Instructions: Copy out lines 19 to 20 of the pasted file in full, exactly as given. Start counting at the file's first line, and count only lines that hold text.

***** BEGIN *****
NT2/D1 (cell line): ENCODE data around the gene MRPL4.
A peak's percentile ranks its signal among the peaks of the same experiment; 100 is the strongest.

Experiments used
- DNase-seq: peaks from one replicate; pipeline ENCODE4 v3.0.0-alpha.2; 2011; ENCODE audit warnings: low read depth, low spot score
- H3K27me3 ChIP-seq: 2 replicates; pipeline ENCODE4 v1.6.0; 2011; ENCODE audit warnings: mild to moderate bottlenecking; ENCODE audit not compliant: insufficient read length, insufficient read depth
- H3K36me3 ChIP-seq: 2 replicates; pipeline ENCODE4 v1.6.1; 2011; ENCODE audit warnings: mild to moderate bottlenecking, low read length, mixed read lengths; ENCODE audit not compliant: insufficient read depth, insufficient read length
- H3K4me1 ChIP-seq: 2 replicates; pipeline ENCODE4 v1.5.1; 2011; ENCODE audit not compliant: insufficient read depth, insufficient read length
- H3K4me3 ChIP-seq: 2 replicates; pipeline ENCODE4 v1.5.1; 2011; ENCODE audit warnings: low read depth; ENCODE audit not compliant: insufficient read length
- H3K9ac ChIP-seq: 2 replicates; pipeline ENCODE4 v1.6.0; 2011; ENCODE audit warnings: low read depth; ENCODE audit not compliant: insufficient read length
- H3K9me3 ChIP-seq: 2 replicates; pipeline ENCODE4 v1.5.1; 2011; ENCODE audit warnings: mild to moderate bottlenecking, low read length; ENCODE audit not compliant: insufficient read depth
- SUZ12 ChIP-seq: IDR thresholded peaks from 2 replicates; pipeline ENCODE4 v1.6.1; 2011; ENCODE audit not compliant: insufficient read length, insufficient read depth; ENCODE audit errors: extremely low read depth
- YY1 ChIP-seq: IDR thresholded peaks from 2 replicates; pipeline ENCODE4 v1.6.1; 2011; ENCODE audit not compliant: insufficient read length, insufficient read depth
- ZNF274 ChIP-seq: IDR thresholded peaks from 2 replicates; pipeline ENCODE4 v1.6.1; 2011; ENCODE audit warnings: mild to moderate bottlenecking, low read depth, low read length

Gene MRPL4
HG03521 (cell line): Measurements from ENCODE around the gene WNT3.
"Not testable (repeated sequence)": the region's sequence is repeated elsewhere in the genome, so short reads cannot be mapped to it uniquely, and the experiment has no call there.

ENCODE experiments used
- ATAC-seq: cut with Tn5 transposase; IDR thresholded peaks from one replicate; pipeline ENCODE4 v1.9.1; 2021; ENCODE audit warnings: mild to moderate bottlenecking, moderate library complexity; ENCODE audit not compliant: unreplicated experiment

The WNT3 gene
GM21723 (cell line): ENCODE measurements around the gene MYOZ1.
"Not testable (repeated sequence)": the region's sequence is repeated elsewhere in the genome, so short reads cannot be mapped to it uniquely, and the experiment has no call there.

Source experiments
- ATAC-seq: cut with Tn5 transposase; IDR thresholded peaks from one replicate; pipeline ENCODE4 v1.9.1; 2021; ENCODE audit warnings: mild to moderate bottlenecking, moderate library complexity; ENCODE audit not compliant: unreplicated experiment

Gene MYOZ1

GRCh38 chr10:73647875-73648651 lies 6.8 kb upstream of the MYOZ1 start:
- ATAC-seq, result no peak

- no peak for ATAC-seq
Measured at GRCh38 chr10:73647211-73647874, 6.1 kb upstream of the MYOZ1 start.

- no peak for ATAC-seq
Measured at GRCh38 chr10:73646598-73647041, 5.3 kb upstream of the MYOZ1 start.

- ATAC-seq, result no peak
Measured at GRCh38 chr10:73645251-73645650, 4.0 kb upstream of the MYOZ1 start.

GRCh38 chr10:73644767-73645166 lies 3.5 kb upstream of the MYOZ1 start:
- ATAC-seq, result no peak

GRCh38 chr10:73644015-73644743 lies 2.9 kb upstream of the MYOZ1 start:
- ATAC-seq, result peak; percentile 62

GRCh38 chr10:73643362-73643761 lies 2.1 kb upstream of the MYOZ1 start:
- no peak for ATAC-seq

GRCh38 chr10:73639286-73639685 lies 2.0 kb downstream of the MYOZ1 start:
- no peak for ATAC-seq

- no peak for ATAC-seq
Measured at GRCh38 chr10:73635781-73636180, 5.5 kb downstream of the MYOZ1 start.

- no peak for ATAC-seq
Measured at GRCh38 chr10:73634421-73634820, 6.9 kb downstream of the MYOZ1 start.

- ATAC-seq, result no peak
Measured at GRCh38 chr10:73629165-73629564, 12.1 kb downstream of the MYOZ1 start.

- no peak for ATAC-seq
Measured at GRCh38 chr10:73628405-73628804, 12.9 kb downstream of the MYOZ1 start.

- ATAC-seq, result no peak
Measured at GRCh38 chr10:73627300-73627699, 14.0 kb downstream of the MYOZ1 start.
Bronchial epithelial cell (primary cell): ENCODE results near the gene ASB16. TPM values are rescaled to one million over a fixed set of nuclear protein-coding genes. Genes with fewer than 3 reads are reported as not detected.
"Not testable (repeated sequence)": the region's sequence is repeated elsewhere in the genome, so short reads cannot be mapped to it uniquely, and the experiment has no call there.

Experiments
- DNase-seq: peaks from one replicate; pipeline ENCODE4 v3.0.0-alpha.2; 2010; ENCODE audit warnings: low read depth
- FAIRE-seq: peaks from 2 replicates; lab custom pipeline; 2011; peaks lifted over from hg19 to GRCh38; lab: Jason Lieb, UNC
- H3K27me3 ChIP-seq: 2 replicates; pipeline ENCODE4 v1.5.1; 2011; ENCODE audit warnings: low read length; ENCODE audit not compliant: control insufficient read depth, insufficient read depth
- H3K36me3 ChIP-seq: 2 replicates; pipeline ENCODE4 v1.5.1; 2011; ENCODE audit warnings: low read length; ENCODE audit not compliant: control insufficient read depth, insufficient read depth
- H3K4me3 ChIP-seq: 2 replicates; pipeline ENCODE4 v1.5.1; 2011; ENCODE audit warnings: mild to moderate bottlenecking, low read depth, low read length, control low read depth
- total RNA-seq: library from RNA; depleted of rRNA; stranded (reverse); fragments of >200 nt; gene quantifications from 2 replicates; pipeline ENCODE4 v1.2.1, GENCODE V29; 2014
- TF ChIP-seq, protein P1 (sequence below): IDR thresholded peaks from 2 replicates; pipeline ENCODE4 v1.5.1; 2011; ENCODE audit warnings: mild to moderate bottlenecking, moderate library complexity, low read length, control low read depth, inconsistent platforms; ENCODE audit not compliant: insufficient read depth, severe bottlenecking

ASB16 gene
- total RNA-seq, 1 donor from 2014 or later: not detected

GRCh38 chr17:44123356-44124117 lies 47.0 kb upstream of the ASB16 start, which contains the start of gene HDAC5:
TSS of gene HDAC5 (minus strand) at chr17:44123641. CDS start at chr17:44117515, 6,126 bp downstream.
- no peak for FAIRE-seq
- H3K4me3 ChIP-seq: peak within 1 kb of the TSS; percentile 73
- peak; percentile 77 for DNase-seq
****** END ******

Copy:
The WNT3 gene
GM21723 (cell line): ENCODE measurements around the gene MYOZ1.